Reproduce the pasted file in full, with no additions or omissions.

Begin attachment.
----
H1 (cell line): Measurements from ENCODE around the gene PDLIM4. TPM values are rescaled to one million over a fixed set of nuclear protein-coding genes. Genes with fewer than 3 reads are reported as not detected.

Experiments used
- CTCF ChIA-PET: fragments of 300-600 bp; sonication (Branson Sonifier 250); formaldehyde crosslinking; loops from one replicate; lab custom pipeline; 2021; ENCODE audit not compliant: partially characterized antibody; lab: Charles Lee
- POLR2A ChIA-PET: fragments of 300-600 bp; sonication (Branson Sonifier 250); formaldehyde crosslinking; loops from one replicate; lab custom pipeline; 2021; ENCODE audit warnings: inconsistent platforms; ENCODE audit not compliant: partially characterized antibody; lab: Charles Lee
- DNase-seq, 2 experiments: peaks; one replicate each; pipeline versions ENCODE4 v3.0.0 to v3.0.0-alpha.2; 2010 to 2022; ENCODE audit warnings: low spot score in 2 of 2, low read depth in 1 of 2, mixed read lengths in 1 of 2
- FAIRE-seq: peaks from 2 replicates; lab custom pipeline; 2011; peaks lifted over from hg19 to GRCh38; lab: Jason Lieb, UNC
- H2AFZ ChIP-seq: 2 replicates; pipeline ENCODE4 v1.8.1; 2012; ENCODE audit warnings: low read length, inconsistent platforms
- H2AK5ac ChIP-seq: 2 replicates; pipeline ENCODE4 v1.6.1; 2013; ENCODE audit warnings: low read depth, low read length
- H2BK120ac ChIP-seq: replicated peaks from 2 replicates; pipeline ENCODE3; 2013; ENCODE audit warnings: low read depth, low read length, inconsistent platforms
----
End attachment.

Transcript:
H1 (cell line): Measurements from ENCODE around the gene PDLIM4. TPM values are rescaled to one million over a fixed set of nuclear protein-coding genes. Genes with fewer than 3 reads are reported as not detected.

Experiments used
- CTCF ChIA-PET: fragments of 300-600 bp; sonication (Branson Sonifier 250); formaldehyde crosslinking; loops from one replicate; lab custom pipeline; 2021; ENCODE audit not compliant: partially characterized antibody; lab: Charles Lee
- POLR2A ChIA-PET: fragments of 300-600 bp; sonication (Branson Sonifier 250); formaldehyde crosslinking; loops from one replicate; lab custom pipeline; 2021; ENCODE audit warnings: inconsistent platforms; ENCODE audit not compliant: partially characterized antibody; lab: Charles Lee
- DNase-seq, 2 experiments: peaks; one replicate each; pipeline versions ENCODE4 v3.0.0 to v3.0.0-alpha.2; 2010 to 2022; ENCODE audit warnings: low spot score in 2 of 2, low read depth in 1 of 2, mixed read lengths in 1 of 2
- FAIRE-seq: peaks from 2 replicates; lab custom pipeline; 2011; peaks lifted over from hg19 to GRCh38; lab: Jason Lieb, UNC
- H2AFZ ChIP-seq: 2 replicates; pipeline ENCODE4 v1.8.1; 2012; ENCODE audit warnings: low read length, inconsistent platforms
- H2AK5ac ChIP-seq: 2 replicates; pipeline ENCODE4 v1.6.1; 2013; ENCODE audit warnings: low read depth, low read length
- H2BK120ac ChIP-seq: replicated peaks from 2 replicates; pipeline ENCODE3; 2013; ENCODE audit warnings: low read depth, low read length, inconsistent platforms